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Calves & Heifers

The future of your herd depends on quality colostrum, milk or replacer feeding and disease control along with proper bedding, sanitation and ventilation.

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The topic of “intensified feeding or accelerated growth” has garnered a great deal of discussion, and the concept has been applied in both research and on-farm trials in various ways. Much of this discussion involves differences in perspectives about how to best manage the nutrition and nutrient intake and weaning of the calf.

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Typically, in the fall you read articles about increasing the amount of milk replacer to feed to calves. The typical recommendations come from the National Research Council (NRC) predictions for the increased calorie demands for calves under cold stress. While these recommendations are correct, they are also incorrect.

In 2007, a detailed set of research trials were published in the Professional Animal Scientist Journal. In these trials, calves were fed different amounts and types of milk replacers in different trials conducted in the winter months (temperatures shown in Table 1*). The calves were housed in naturally ventilated barns with no added heat. Bedding material was also compared. Calves were deep-bedded with dried hardwood shavings or wheat straw.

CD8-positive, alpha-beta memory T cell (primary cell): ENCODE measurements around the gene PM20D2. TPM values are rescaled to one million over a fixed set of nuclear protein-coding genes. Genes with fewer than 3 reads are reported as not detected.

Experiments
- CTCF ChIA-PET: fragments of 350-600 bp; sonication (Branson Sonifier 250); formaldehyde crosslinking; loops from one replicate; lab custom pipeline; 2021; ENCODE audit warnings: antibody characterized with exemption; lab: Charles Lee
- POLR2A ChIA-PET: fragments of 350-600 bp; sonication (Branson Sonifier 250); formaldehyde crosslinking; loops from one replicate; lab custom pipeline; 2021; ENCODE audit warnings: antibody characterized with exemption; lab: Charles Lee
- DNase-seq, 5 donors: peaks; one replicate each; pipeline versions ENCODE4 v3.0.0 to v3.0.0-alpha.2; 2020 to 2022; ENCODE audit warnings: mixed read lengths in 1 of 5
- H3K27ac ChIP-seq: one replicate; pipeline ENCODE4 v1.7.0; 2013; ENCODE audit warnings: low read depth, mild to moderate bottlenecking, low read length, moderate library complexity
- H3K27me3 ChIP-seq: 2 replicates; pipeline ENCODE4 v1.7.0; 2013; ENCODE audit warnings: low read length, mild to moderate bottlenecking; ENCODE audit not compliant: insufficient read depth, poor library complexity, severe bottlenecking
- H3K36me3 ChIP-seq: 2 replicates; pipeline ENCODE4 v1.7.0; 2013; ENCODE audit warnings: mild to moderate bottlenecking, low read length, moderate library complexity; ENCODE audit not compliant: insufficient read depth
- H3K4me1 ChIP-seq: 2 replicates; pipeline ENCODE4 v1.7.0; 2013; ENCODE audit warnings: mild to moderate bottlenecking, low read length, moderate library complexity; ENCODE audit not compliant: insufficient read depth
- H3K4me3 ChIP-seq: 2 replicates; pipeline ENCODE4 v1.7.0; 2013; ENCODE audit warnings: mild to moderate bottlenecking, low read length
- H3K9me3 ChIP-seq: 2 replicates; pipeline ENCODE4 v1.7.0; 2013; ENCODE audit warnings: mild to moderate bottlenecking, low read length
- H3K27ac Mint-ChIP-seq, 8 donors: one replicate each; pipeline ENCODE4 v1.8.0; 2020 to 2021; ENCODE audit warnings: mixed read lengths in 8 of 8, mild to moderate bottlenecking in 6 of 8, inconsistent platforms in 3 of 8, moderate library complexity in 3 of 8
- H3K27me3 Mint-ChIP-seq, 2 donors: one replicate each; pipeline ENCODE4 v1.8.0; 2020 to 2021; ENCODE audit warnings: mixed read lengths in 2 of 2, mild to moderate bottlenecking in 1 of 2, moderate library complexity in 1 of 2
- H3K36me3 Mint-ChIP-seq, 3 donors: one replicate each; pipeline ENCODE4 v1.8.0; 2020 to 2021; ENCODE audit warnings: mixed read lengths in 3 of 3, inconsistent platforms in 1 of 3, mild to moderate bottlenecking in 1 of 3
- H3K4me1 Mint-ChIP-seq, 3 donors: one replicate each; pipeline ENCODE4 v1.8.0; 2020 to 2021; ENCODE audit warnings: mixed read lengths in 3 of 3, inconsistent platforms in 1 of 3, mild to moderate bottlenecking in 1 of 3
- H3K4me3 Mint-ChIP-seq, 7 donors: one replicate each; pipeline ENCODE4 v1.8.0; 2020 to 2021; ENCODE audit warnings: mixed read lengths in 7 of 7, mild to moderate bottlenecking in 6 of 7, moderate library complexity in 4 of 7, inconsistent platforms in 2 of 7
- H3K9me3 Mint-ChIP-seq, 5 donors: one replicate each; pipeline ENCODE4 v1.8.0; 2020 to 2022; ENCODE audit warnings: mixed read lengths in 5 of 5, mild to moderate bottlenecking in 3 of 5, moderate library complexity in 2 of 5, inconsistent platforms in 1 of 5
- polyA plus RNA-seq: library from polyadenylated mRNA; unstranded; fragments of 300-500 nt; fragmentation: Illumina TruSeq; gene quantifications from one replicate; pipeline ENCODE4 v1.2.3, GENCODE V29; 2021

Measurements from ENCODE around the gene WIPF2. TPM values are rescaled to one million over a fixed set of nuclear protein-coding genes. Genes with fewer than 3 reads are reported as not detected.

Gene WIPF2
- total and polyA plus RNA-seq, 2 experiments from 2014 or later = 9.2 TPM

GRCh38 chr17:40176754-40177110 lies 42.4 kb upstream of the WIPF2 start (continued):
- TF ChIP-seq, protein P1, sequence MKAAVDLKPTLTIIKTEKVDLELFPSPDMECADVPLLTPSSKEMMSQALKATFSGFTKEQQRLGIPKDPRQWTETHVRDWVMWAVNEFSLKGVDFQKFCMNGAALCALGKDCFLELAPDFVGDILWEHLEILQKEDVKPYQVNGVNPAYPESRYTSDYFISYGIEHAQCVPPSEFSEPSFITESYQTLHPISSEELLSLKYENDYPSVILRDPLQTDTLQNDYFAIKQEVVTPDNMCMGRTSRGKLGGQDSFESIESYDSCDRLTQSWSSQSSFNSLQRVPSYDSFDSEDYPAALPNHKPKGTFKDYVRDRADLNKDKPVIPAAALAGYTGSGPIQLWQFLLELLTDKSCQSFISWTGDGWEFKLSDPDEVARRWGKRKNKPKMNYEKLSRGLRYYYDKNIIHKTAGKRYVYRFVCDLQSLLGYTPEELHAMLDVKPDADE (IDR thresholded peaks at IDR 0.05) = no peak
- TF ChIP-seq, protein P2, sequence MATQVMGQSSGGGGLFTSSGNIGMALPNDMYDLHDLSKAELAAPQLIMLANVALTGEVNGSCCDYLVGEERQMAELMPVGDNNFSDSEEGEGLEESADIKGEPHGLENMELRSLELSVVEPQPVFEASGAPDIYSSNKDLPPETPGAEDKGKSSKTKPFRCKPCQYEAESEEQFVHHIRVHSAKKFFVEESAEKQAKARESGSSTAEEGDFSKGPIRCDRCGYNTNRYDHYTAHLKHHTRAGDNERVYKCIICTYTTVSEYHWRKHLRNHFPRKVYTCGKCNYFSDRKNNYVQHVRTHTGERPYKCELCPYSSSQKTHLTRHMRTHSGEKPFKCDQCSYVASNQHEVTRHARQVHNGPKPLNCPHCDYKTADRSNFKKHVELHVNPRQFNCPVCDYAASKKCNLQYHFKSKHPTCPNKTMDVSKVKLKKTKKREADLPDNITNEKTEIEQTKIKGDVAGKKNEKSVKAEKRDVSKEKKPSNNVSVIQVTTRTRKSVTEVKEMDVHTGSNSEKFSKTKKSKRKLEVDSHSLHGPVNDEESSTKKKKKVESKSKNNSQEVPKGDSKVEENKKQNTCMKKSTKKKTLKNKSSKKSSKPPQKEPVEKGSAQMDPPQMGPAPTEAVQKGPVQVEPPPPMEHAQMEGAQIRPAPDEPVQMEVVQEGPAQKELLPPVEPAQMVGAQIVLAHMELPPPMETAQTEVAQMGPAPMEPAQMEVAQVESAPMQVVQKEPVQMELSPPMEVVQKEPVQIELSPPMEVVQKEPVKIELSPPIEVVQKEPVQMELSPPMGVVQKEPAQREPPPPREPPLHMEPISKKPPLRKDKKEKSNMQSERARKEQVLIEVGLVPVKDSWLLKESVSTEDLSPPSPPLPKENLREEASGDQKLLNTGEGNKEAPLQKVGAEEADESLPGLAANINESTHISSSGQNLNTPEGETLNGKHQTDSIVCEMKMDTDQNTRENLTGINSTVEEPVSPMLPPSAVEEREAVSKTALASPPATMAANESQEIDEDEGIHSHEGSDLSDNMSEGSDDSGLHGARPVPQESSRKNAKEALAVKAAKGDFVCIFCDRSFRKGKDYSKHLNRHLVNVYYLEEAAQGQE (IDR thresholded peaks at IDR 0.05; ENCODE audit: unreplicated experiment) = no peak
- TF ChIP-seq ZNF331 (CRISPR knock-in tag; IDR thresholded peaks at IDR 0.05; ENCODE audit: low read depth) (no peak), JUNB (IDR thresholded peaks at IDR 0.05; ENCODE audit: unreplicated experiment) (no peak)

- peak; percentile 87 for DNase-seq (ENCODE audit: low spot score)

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The goal of a calf-rearing program should be to optimize growth and health while minimizing risk and cost.

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Usually it isn’t too difficult to identify challenges in our industry; talk to just about anyone and the conversation will probably generate a list of woes.

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The onset of stress is often an opportunity for infection and disease that can ultimately have significant health consequences.

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It’s almost impossible to talk about heifer nutrition without focusing on rising input costs.

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